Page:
NIGERIA: The Central Bank of Nigeria’s eNaira continues to be higher at the 2022 PricewaterHouseCoopers (PwHC), a retail initiative index of the Central Banks Digital Currency (CBDC) Global Index.
The project, titled The Race to Digital Money, aided in explaining, evaluating, and placing the CBDC of each nation based on its retail and wholesale performance, as well as looking at the general public’s interest in the digital initiative, by judging through central banks’ opinions.
During this year’s PwHC investigation, it was discovered that more than 80% of Central Banks throughout the world are considering or have already implemented CBDC.
However, the Central Bank of Nigeria’s (CBN) eNaira, which is the first in Africa, was ranked first in this year’s retail project index study, according to the report.
The report also revealed that, on average, retail CBDC projects (digital currencies designed for public use) have matured faster than wholesale projects (digital currencies used by financial institutions with central bank accounts), with several successful wholesale pilots completed in the past year.
In 2020 China was ranked the first major economy to pilot a CBDC with Digital Yuan, and as of this year, the Yuan digital currency is seen operating in 12 different cities of China including the popular cities of Beijing and Shanghai.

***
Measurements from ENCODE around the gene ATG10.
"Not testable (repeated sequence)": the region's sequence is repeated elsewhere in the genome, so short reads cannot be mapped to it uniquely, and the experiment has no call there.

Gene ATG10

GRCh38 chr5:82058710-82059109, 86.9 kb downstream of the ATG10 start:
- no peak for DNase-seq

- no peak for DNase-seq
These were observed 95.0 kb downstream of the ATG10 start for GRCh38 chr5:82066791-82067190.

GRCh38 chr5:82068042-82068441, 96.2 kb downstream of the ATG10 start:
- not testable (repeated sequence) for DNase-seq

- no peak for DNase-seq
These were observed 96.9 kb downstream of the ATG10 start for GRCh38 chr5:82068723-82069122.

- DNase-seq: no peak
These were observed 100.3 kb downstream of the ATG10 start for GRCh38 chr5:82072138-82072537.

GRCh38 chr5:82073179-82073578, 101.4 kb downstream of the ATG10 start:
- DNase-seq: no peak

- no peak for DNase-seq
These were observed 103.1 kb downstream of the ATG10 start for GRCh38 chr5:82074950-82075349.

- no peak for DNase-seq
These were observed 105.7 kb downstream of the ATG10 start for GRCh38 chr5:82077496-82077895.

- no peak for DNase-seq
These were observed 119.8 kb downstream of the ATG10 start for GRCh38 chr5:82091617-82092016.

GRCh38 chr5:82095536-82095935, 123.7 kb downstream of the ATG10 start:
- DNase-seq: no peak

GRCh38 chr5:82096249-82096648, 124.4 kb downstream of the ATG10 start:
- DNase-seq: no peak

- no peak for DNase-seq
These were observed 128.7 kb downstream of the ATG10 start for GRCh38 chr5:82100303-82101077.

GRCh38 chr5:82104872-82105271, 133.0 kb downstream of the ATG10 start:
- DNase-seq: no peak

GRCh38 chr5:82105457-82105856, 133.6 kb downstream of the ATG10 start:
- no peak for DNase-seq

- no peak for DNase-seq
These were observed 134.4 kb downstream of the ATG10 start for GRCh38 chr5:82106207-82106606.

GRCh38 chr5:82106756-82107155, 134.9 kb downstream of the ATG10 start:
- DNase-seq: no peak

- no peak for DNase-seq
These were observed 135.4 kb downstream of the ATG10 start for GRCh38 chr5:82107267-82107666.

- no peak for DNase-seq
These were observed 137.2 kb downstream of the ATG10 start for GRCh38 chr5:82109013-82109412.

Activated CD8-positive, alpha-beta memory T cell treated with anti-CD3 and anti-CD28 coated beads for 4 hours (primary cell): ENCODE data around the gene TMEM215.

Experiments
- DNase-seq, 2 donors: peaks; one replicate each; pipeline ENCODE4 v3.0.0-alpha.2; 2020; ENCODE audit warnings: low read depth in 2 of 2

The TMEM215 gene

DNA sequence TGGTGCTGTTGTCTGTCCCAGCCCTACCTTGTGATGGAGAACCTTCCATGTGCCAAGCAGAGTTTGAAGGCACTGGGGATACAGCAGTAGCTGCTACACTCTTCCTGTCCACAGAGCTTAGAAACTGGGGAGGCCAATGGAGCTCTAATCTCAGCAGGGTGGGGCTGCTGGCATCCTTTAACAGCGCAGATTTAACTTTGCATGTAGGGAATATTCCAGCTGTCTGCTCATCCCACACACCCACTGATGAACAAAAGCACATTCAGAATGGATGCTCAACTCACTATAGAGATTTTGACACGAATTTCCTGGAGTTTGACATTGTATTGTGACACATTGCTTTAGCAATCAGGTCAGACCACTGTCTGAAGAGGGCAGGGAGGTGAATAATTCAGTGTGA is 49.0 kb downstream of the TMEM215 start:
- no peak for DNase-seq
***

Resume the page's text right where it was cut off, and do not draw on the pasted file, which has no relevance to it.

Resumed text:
According to Haydn Jones, a PwC UK Blockchain and Crypto Specialist, the global growth of digital currency can be ascribed to different countries’ desire in launching their own digital currency with the help of CBDC.
However, each country may have its own reasons for wanting to enter the digital sphere, but they are all succeeding in some way.
Jones also highlighted the importance of CBDC as it eases cross-border transactions and as well helps in having adequate control of financial crimes.
Nigeria e-Naira tremendous success can add up to the CBDC development in countries where financial inclusion is recommended.
The PwC’s United States Global Financial Services Leader, John Garvey advises the financial bodies to look into the CBDC project to learn and understand how it works as it will soon start flowing into payment platforms of banks.
“This is possible by consulting experts to clarify how the digital currency works,” Garvey said.
“One thing is certain, lowering the cost of payments in an economy provides value throughout the economy and for citizens. If CBDCs can ultimately enable more efficient payments, that will benefit everyone,” Garvey added.